“Good Things To Life: GE, PCBs, and Our Town,” a feature length documentary, tells the tale of GE, PCBs, and the small city of Pittsfield, Massachusetts.
Mickey Friedman: Producer, Director, Director of Photography, and Editor. Original Music by John Sellew. September, 2002.
While most Americans associate GE with kitchen appliances and light bulbs, and more recently with life-saving medical equipment, there is another, darker side to the GE story. Pittsfield is one of GE’s hometowns. Pittsfield was home to GE’s transformer and capacitor divisions, and electrical generating equipment built and repaired in Pittsfield powered the electrical utility grid throughout the nation.In the early 1930s, GE began to use PCBs, polychlorinated biphenyls, a man-made chemical manufactured by Monsanto, as a non-ignitable insulating fluid in its transformers, capacitors, and regulators.
Even though there was mounting evidence that workers exposed to PCBs were experiencing noticeable negative health effects, it took until the mid-1970s for the United States Environmental Protection Agency (EPA), to announce that there was enough scientific evidence that PCBs posed a significant threat to the environment and human health to ban their use.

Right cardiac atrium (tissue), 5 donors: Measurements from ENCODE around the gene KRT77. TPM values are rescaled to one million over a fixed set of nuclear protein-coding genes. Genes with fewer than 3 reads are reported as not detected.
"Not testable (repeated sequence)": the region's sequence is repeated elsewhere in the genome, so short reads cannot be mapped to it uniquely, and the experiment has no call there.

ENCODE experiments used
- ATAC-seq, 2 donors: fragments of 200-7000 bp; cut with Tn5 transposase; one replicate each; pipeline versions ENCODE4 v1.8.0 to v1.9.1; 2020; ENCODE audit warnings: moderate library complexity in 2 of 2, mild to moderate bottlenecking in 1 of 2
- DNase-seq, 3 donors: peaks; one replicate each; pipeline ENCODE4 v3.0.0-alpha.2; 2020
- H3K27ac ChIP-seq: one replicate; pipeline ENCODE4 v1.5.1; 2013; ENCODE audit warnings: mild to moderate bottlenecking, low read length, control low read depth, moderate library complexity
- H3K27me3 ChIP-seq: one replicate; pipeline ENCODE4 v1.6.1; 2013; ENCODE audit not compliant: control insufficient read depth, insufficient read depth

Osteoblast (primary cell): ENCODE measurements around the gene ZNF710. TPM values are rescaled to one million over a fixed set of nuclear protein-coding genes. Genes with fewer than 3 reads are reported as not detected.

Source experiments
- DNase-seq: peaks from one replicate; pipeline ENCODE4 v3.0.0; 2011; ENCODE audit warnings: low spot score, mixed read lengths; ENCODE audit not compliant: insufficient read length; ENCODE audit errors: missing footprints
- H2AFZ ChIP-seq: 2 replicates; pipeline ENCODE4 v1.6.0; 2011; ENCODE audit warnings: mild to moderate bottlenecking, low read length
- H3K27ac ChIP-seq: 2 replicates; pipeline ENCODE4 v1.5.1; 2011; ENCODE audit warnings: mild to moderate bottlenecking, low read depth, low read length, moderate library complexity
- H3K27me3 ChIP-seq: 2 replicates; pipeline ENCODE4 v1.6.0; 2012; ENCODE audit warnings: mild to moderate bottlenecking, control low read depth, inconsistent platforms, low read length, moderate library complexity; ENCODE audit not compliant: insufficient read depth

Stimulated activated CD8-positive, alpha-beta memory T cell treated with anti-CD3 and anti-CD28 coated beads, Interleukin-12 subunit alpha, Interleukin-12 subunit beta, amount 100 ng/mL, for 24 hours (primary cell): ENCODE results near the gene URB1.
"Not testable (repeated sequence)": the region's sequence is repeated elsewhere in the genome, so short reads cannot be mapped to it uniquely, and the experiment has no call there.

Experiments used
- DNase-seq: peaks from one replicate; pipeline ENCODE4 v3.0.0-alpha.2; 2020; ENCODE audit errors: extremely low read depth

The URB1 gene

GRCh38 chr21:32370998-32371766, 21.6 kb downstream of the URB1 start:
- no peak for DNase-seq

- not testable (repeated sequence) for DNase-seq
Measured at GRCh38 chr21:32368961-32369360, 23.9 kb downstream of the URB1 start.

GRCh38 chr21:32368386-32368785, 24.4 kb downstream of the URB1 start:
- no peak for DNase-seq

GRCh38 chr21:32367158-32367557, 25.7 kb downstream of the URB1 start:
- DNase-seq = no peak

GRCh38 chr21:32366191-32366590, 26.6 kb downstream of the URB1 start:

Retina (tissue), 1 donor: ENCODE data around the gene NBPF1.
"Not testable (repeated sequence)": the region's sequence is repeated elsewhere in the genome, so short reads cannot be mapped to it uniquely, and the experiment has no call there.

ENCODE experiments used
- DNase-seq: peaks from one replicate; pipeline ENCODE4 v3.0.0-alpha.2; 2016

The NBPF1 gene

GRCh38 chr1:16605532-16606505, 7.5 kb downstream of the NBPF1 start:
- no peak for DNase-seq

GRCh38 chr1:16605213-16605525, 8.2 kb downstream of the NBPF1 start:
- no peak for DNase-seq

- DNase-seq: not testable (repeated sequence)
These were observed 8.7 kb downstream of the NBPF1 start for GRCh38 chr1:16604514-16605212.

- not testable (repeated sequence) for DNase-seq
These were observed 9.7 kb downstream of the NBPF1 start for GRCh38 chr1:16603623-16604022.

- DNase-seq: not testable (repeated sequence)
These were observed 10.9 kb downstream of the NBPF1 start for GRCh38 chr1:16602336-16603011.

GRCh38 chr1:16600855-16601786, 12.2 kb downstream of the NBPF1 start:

But by that time more than a billion and half pounds of PCBs had made their way into the earth’s environment, and today measurable amounts of PCBs are found in the bloodstream and fatty tissue of every human being, and much of our wildlife.
PCB-contaminated oil routinely migrated from GE’s 250-acre industrial plant located in the very center of the city to the surrounding groundwater, nearby Silver Lake, and to the Housatonic River, which flows through Massachusetts to Connecticut on down to the Long Island Sound.
Faced with ever mounting amounts of PCB-contaminated material, and with a growing need to dispose of this material, GE and its contractors hauled and dumped PCB-contaminated material anywhere they could. They still had too much. So GE in the 1940s and 50s launched a giveaway program. GE employees and their neighbors and local contractors, in return for signing a letter stating that they were receiving clean fill and that they would not hold GE liable for any subsequent problems, were given truckloads of PCB-contaminated material to use as fill in their backyards and construction projects.
The sheer magnitude and varied scope of this contamination has made the Pittsfield/Housatonic Site one of America’s most complicated PCB sites.
2003 Lost Film Festival, Philadelphia, PA;
2003 FilmColumbia Festival, Chatham, NY;
Civic Cinema 2004, Los Angeles
Mickey Friedman received the “Outstanding Achievement for Editing” Award at VisionFest 03.
Good Things To Life
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